Volunteers arrived at the 15 Pearl St. parish in the early morning hours so that by 9 a.m. they could begin to pack food into boxes. All of the food was donated, including the 19 turkeys.

    Assembly lines of volunteers first put together “cold trays” which consisted of a roll with butter, a slice of pie and cranberry sauce. The “hot trays” had to wait until the gravy was ready, but had the turkey, mashed white potatoes, mashed sweet potatoes, mixed veggies, a scoop of stuffing, and topped off with gravy.

    “It really is a nice way to spend the day,” said second-year volunteer Debbie Gigliuto from Groton, who was responsible for pouring ladles full of gravy on each meal.

    Sardo said he was a bit nervous in the early planning phases as he was unsure of how many volunteers would sign up. Roughly 30 eventually signed up, including 14 drivers and others who showed up Thursday morning without notice. A large portion of the volunteers aren’t members of the church but are members of the local community looking to lend a helping hand.

    “Everybody just kinda came out of the woodwork the last week, so it’s great,” Sardo said.

    One volunteer, Margie Perrone of Waterford, has been involved for more than a decade. She started volunteering with her job at Chelsea Groton Bank before helping at St. Mark’s. Perrone got her husband, Anthony, involved nine years ago. Around the same time, her grandson, Anthony Stone, began helping out as well.

    Her grandson is now a high school graduate. His 9-year-old brother, Ethan Stone, volunteered for the first time this year and is the same age as Anthony when he first started. Perrone said she takes her grandsons to toy drives and other food distribution events to show them how important it is to give back to the community.

    “It’s just a good feeling. It’s just generosity. It’s just who we all should be,” Perrone said.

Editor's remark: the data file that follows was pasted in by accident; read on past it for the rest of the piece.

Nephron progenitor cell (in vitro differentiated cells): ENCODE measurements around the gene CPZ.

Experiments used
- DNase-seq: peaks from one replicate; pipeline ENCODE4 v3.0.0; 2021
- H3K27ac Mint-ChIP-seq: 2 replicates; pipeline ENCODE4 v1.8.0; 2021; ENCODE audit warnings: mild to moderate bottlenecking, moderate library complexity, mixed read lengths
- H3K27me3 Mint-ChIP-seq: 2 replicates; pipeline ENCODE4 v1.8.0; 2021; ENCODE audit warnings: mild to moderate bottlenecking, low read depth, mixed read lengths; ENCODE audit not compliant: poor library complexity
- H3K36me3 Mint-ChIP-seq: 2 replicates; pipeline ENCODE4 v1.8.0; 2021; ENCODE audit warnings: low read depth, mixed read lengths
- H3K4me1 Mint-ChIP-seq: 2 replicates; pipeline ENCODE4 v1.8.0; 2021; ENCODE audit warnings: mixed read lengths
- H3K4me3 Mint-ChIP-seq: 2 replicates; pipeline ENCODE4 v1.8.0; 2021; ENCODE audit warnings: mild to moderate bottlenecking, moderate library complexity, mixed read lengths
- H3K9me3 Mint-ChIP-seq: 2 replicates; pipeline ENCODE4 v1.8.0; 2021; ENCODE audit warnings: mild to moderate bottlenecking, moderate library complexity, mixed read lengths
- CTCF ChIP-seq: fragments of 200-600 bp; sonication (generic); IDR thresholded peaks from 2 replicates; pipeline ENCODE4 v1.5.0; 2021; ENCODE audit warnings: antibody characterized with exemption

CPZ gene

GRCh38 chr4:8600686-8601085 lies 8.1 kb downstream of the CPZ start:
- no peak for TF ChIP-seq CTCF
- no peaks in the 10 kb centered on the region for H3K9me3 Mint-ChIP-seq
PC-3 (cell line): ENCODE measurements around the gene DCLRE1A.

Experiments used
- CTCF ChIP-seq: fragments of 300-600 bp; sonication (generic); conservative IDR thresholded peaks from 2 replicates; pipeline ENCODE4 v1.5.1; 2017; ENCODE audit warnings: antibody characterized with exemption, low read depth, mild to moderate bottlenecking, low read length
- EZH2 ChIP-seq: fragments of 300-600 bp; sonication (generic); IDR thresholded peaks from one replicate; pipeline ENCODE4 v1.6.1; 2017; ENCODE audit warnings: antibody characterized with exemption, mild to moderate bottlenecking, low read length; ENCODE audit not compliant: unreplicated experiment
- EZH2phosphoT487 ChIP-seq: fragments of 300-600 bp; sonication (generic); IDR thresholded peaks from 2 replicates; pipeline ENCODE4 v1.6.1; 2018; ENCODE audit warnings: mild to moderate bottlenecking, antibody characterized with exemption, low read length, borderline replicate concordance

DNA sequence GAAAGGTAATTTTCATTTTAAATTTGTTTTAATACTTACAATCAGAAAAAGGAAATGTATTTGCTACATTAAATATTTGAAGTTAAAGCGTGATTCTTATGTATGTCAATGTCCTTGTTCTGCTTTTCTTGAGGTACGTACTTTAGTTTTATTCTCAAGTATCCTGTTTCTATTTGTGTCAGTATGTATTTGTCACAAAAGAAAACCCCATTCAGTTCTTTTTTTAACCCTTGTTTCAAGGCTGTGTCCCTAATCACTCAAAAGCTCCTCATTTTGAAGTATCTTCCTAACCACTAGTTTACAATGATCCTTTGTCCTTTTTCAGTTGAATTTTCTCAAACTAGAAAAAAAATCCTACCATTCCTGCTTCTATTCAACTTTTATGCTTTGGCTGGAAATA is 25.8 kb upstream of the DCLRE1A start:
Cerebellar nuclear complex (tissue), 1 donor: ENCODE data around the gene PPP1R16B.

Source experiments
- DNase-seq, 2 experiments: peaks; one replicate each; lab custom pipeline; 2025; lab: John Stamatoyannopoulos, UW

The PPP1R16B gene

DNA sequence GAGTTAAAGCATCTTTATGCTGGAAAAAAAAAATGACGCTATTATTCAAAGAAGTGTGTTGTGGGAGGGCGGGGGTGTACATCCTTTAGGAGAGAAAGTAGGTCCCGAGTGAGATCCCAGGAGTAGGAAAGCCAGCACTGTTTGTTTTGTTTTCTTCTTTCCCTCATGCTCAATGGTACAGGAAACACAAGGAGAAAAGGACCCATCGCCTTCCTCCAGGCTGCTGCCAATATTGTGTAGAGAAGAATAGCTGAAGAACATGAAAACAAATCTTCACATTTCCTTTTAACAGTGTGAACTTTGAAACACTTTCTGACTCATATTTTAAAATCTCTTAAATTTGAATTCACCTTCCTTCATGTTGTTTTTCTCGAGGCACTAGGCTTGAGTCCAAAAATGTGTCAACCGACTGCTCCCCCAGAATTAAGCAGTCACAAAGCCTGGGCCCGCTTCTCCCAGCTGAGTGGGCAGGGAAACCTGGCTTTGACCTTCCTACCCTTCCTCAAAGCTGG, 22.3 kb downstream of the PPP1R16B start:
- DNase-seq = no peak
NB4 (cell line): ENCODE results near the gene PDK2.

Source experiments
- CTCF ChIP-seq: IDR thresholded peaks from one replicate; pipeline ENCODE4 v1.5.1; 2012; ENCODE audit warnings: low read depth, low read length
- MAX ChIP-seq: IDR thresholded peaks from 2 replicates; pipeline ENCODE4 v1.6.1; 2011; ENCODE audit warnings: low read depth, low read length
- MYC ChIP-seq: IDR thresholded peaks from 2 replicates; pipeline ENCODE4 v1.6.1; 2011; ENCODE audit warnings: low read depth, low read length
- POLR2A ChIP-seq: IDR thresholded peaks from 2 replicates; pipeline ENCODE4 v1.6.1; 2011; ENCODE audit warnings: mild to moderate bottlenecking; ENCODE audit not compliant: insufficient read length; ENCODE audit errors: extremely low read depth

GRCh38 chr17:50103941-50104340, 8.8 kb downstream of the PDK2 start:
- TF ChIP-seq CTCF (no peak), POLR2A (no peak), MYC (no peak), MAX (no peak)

“This kind of stuff matters to people, and I think when you can, you should,” Anthony Stone said.

    Once the Stone brothers were done scooping potatoes and stuffing onto plates, and Gigliuto topped each one off with gravy, they handed them to Anthony Perrone and first-year volunteer John Higgins pack into bags for delivery.

    Higgins said he and is wife, who are not members of the church, decided to volunteer somewhere this Thanksgiving and learned of St. Mark’s tradition of handing out meals. Higgins, from Ledyard, said it felt good to put a smile on the faces of people who may have otherwise been forgotten on the holiday.

    “You get to help people that are shut in and can’t get out,” Higgins said.

    First-time volunteers Michele Patterson and Maggy Gilbert helped take meals on the final leg of their journey. They delivered seven meals around the Groton area, mostly to senior citizens.

    “The more you give, I hate to say it, the more you get back,” Gilbert said. “It’s not why I give but it just keeps coming back at you.”

    Gilbert recalled being in a position of need after breaking her leg some years ago. She said her church and another church brought her meals and made sure she had the transportation she needed. Now, she’s making sure others get the help they need.

    “It just gave me such a wonderful feeling of being loved,” she recalled. “And to be able to give that to other people is a joy.”

    k.arnold@theday.com